# Electric force question

First of all, hey everyone.
I was wondering if any of you could help me solve this. I've tried but i keep getting insane equations so I might be doing something wrong.

Two equal spheres with a mass of m have equal charges q. They're suspended by two ropes with length L in points distanced d apart. Calculate the distance between the (centers) of the two spheres when this setup is in balance.
Picture: https://dl.dropbox.com/u/29642931/phys.png [Broken]

What I've tried so far is:
The forces acting on the ball are the electric forces from the charges, the gravity and the tension frmo the rope. I figured the sum of these forces should be 0 for this setup to be balanced, which led me to: Fg + Fel+Frope with |Frope| = |Fg|/cos(θ) + |Fel|/sin(θ), but this is insanely hard to solve..

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Doc Al
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The forces acting on the ball are the electric forces from the charges, the gravity and the tension frmo the rope. I figured the sum of these forces should be 0 for this setup to be balanced,
Good.
which led me to: Fg + Fel+Frope with |Frope| = |Fg|/cos(θ) + |Fel|/sin(θ),
I don't understand that last equation. What's the direction of the electric force?

The charges are equal, so the electrical forces act 'outwards', right?
I got that last equation by fiddling a bit, I'm not too sure how to find the rope tension force..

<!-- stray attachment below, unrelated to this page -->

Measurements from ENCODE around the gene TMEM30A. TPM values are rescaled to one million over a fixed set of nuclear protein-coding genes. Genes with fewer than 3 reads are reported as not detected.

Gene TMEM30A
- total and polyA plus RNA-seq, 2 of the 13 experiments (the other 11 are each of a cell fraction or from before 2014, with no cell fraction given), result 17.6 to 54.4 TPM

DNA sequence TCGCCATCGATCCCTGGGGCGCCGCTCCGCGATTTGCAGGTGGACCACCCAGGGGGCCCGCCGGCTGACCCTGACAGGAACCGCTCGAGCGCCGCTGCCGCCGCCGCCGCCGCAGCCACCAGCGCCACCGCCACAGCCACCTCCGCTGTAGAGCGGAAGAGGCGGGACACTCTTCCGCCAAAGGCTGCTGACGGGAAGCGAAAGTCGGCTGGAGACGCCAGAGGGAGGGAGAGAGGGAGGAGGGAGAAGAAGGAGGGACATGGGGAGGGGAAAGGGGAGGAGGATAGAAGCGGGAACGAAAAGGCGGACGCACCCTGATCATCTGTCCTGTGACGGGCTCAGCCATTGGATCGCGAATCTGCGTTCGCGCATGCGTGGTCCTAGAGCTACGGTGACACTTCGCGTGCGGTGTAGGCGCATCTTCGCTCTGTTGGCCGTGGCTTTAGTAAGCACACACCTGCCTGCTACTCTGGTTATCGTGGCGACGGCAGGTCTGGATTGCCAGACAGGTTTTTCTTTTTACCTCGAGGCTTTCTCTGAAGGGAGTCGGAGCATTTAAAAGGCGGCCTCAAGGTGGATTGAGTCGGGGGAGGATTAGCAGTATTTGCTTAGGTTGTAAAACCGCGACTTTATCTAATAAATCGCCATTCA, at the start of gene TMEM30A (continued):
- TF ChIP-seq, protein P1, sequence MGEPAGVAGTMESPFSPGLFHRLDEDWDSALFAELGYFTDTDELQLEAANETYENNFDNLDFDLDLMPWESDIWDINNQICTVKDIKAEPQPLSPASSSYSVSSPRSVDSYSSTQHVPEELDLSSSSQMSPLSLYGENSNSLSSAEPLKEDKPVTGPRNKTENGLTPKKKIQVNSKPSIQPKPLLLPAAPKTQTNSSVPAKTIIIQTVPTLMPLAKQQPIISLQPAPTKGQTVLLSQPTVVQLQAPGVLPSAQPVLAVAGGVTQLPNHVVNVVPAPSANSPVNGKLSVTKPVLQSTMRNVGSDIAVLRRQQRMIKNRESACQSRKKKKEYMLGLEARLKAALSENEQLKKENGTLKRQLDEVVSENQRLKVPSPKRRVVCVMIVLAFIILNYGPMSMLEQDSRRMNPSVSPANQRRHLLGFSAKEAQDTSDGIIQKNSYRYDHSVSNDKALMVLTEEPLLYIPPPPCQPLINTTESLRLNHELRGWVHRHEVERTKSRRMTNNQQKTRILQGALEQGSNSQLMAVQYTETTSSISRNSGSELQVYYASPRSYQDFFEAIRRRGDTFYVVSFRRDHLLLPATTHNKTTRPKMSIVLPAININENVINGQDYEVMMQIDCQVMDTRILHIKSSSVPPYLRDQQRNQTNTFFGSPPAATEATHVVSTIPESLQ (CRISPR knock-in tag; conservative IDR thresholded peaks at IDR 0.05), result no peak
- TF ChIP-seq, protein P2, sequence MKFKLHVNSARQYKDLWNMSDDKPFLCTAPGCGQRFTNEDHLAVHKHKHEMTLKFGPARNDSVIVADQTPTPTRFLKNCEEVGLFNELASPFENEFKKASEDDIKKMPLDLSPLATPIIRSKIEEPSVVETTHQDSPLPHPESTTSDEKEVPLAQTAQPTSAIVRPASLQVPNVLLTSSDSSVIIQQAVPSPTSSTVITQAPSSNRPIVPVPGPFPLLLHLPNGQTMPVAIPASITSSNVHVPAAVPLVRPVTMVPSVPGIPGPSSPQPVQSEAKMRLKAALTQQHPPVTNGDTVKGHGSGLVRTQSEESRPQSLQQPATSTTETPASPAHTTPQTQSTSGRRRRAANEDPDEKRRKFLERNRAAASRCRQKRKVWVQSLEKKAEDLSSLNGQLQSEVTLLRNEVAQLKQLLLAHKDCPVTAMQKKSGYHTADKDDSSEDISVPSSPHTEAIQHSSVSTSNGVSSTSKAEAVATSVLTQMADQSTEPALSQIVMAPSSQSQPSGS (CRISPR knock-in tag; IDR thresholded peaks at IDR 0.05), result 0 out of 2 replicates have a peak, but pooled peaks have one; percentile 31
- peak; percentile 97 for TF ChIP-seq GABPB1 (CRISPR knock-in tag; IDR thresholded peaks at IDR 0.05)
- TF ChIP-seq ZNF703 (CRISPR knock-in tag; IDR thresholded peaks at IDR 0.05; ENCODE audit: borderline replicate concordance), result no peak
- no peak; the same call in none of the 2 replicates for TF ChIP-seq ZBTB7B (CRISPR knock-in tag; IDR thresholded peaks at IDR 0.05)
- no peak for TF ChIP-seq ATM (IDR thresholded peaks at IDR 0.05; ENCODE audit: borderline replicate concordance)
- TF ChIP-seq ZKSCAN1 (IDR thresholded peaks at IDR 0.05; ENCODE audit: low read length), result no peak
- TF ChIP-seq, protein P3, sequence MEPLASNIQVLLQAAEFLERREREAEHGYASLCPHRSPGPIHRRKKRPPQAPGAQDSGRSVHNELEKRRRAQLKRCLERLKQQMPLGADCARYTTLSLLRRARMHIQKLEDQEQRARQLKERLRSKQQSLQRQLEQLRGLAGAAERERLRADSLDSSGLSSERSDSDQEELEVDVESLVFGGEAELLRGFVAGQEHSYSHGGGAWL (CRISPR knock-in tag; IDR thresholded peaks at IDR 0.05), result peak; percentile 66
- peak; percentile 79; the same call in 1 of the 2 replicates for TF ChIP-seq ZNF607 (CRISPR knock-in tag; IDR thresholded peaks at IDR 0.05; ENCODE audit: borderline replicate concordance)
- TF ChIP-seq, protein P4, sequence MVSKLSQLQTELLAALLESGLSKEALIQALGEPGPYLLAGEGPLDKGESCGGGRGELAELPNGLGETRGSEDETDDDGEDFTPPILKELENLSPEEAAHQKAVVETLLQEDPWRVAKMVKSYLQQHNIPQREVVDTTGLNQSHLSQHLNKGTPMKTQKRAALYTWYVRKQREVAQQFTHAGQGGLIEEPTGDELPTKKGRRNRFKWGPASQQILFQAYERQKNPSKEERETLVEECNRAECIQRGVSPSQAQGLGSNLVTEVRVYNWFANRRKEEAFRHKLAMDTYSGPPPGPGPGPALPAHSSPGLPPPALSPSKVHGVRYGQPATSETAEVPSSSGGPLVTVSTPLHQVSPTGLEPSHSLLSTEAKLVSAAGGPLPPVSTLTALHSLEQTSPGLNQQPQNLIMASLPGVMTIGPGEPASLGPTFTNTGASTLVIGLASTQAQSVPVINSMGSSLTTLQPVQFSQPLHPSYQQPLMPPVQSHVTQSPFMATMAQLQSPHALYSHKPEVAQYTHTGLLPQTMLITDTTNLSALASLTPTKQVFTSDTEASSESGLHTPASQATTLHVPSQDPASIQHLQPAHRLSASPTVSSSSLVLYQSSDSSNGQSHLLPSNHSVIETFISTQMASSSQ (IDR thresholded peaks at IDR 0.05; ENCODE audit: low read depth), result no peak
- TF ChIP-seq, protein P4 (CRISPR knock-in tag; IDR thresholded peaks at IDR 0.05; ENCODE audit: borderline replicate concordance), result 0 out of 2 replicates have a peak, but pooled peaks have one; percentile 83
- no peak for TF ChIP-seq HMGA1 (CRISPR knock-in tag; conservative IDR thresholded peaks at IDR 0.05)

use the diagram to find the forces at equillibrium

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Doc Al
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The charges are equal, so the electrical forces act 'outwards', right?
Right, which is horizontal.
I got that last equation by fiddling a bit, I'm not too sure how to find the rope tension force.
Redo it by considering horizontal and vertical components separately.

use the diagram to find the forces at equillibrium
Using this diagram, I get the conditions:
|Fel|= q²/(4π*ε*r²) = |T|sin(θ)
|Fg| = mg = |T|cos(θ)

And I'm stuck here: how do I find r (or θ?) from this?

Edit : Dividing top by bottom I get : tanθ = q²/(4π*ε*r²*m*g)
I can write r = d + 2Lsin(θ) -> r² = d²+4dLsinθ + 4L²sin²(θ)
If I denote q²/(4π*ε*m*g) = C (for my ease of writing mainly), I get:
C*cotθ = d²+4dLsinθ + 4L²sin²(θ), which I can then solve for θ (somehow)?

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you can try to eliminate T , so that you are left with only one variable (θ)

Doc Al
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I assume you are given θ and L, and must solve for d in terms of θ and L.

I assume you are given θ and L, and must solve for d in terms of θ and L.
What I assume is L,d,q and m are given. (d being the distance between the fixpoints of the two ropes). I then have to solve for the distance r between the centers of the spheres (which can be found by finding θ.)

Doc Al
Mentor
What I assume is L,d,q and m are given. (d being the distance between the fixpoints of the two ropes). I then have to solve for the distance r between the centers of the spheres (which can be found by finding θ.)
Ah, OK. Do you need to solve it analytically, or are you given values for those givens? (Which you can then plug into a smart calculator, which can solve for θ.)

Ah, OK. Do you need to solve it analytically, or are you given values for those givens? (Which you can then plug into a smart calculator, which can solve for θ.)
No values are given, so analytically I suppose. But I get the feeling this spits out a very ugly equation if I do it exactly..
So maybe the answer to this question just is "For a θ which satisfies this equation, the distance is given by r = d + 2Lsinθ"?

Or, maybe, if I assume θ is small, I can get a neat approximate solution?
Maybe something like: C*cotθ = (d+2Lsinθ)² ~ d² for small θ, so θ ~ arctan(C/d²) = arctan(q²/(4π*ε*m*g*d²))?